Washington Democratic Sen. Maria Cantwell captured the underlying dynamic of the hearing. “I almost feel like your nomination is this proxy fight for the future of fossil fuels,” she told Haaland.
In a fresh sign of tensions inside the Democratic Party, New York Rep. Alexandria Ocasio-Cortez, a standard bearer for the progressive wing of the Democratic Party, rebuked Manchin after his office said he had “remaining questions” for Haaland, noting that the West Virginian voted to confirm Trump’s first Attorney General Jeff Sessions, who she called “openly racist.”
“Yet the 1st Native woman to be Cabinet Sec is where Manchin finds unease?” Ocasio-Cortez tweeted.
In another hearing, Romney pressed Biden’s nominee for Health and Human Services Secretary, Xavier Becerra, on another defining disagreement between the parties: abortion.
“I raised a question about partial birth abortion that he chose not to answer. That is obviously a concern,” Romney said, raising additional concerns about Haaland and Tanden.
The hearings also reflected another dominant theme of the new administration. While there is fierce debate over their credentials, the ethnicity of Tanden, an Indian American, Haaland, a Native American, and Becerra, who is Hispanic, reflect the diversity at the heart of Biden’s administration.
Looming clash over Covid package
Elsewhere in the Capitol on Tuesday, Republican senators worked through the intricacies of the budget procedure known as reconciliation, which Democrats plan to use to ease the Covid rescue bill past filibuster attempts.
At their weekly conference lunch, the GOP caucus also strategized on how to challenge Democratic unity during debate on the package, CNN’s Lauren Fox reported. In one possible troublemaking maneuver that would double as points on the board ahead of congressional elections in November 2022, Romney and Arkansas Republican Sen. Tom Cotton are working on a plan to raise the minimum wage to $10 an hour on condition that there are mandatory requirements on business to discourage the hiring of undocumented migrants.
Their gambit followed Manchin’s proposal to hike the rate to $11 per hour over two years. Neither suggestion is likely to be acceptable to progressive Democrats who are seeking to include a $15 per hour minimum wage in the Covid rescue plan. This could all be academic — at least for now — since both sides are waiting from a ruling from the Senate parliamentarian on whether including minimum wage changes is allowed under reconciliation rules.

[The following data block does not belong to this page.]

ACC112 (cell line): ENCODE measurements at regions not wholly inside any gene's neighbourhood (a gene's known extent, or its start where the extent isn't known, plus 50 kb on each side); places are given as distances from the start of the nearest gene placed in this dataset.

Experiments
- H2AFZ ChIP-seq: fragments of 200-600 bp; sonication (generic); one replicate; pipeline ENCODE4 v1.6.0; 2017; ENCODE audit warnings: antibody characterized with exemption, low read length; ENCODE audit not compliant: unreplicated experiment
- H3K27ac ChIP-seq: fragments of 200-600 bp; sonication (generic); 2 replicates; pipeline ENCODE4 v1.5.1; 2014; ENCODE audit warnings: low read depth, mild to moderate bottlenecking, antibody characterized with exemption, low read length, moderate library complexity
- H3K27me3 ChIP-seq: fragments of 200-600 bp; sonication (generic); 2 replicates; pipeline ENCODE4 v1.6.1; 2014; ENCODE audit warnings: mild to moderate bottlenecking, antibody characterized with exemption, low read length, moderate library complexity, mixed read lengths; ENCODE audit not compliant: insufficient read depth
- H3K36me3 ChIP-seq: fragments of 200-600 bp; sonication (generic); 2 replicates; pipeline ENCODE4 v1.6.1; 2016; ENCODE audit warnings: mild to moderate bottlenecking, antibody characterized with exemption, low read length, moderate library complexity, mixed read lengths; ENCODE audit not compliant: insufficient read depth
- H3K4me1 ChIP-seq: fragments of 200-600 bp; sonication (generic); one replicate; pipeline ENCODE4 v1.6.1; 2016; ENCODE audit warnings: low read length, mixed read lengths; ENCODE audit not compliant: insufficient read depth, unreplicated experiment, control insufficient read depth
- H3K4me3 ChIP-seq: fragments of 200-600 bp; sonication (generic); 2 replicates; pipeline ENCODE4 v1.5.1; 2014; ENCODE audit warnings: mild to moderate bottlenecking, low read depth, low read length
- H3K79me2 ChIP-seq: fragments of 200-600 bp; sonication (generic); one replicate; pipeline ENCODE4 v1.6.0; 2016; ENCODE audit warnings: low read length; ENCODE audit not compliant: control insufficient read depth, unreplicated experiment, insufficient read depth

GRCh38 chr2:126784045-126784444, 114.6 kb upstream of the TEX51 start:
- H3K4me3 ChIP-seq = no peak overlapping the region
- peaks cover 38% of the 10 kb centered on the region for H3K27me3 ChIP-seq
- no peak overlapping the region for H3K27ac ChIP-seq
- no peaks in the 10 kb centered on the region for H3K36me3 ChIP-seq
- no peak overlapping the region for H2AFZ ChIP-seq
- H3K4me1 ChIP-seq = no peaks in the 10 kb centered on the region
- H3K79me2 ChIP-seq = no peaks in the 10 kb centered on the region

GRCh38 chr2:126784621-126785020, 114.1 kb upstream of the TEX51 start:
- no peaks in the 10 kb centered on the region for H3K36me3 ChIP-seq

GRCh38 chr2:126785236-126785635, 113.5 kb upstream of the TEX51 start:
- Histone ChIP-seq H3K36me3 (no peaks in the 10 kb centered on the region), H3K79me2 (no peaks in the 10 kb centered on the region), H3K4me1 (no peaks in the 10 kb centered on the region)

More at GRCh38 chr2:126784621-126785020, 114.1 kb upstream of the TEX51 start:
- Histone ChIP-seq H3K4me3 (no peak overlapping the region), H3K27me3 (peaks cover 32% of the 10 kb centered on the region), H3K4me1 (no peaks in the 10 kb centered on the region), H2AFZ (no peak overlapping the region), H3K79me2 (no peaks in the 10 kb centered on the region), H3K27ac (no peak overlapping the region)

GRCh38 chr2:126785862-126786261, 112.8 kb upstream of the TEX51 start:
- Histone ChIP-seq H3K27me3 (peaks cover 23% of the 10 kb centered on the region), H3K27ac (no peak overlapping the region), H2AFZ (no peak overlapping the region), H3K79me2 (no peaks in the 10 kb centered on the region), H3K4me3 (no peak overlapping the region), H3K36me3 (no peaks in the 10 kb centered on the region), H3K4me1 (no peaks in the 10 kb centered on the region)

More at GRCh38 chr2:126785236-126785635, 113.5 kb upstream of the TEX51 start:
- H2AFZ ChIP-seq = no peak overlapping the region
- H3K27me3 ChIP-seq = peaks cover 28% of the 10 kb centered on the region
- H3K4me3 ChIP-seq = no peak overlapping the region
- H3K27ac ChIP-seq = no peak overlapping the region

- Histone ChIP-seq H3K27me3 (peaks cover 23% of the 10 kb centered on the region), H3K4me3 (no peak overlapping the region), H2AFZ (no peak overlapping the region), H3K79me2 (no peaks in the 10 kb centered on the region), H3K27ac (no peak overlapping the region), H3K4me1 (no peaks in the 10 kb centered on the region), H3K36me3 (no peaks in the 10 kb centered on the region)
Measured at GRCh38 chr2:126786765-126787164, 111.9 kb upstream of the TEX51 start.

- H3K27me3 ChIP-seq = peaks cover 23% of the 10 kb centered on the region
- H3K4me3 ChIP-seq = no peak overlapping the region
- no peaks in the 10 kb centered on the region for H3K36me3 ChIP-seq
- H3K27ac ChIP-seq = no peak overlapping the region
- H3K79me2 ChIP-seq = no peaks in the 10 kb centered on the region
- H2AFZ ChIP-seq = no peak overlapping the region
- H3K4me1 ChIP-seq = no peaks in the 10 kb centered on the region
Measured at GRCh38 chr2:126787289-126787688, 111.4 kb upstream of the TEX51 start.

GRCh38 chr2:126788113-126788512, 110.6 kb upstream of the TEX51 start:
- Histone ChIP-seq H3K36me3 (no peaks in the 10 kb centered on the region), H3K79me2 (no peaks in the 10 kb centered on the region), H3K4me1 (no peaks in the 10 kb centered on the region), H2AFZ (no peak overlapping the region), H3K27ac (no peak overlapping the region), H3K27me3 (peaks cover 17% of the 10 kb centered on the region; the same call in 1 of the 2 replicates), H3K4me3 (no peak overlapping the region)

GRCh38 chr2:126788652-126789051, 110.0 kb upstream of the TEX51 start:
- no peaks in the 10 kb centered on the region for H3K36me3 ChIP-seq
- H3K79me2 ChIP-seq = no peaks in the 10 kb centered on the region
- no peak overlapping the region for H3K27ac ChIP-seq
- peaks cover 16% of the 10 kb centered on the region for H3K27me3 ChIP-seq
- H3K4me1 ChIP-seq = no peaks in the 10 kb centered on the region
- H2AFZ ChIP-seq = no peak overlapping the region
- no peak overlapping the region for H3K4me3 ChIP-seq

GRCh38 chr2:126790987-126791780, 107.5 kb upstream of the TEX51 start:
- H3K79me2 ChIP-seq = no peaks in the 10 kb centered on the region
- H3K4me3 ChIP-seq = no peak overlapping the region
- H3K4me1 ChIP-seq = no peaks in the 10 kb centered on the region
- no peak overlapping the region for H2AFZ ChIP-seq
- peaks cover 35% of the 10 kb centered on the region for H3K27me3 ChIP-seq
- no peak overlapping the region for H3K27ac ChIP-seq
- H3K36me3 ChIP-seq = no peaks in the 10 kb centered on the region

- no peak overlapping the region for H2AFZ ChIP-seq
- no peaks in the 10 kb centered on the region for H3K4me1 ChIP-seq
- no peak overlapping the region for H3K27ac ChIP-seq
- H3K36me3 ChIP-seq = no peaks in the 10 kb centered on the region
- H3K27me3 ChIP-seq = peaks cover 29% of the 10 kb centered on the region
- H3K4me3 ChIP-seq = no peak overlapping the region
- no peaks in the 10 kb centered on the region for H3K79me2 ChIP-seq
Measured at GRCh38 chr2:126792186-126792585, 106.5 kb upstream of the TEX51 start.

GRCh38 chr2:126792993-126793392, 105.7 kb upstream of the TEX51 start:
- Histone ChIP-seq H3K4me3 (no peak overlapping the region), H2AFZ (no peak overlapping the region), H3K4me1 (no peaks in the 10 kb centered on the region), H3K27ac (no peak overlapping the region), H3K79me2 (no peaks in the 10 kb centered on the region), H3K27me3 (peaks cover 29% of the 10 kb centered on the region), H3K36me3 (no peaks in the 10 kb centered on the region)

The White House added to the sense of uncertainty on Tuesday by refusing to say whether Biden would sign a bill that included the $11 an hour figure.
“The President proposed $15 because that’s what he thinks is right for American workers,” press secretary Jen Psaki said.
Tugs of war over economic policy and the shape of relief legislation — and ideological fault line issues like abortion — are necessary features of the adversarial democratic process. But some Republicans, who abetted the ex-President’s assault on America’s political system fraud, can’t break the habit
Missouri Sen. Josh Hawley, who led the charge in the Senate to stop Biden’s legitimate election win, tried to re-up Trump’s misleading claims that Biden wanted to “defund the police” during a hearing on the nomination of attorney general designate Merrick Garland on Monday.
Hawley hit back Tuesday at reporters who asked whether he was complicit in the riot after challenging Biden’s election win. “I would say that’s absolutely outrageous and an utter lie and no one I think who knows any of the facts alleges any such thing,” he said.
Also in the Garland hearing, Texas Sen. Cruz complained about the politicization of the Justice Department during the Obama administration, ignoring former Attorney General William Barr’s role in acting almost as Trump’s personal attorney during the previous administration.
And Ron Johnson of Wisconsin, one of Trump’s favorite senators, on Tuesday used the Senate hearing into the insurrection to imply on the thinnest of evidence that the rioters who desecrated the Capitol were not Trump supporters at all, in referring to an article that suggested that security forces might have overreacted to the violence.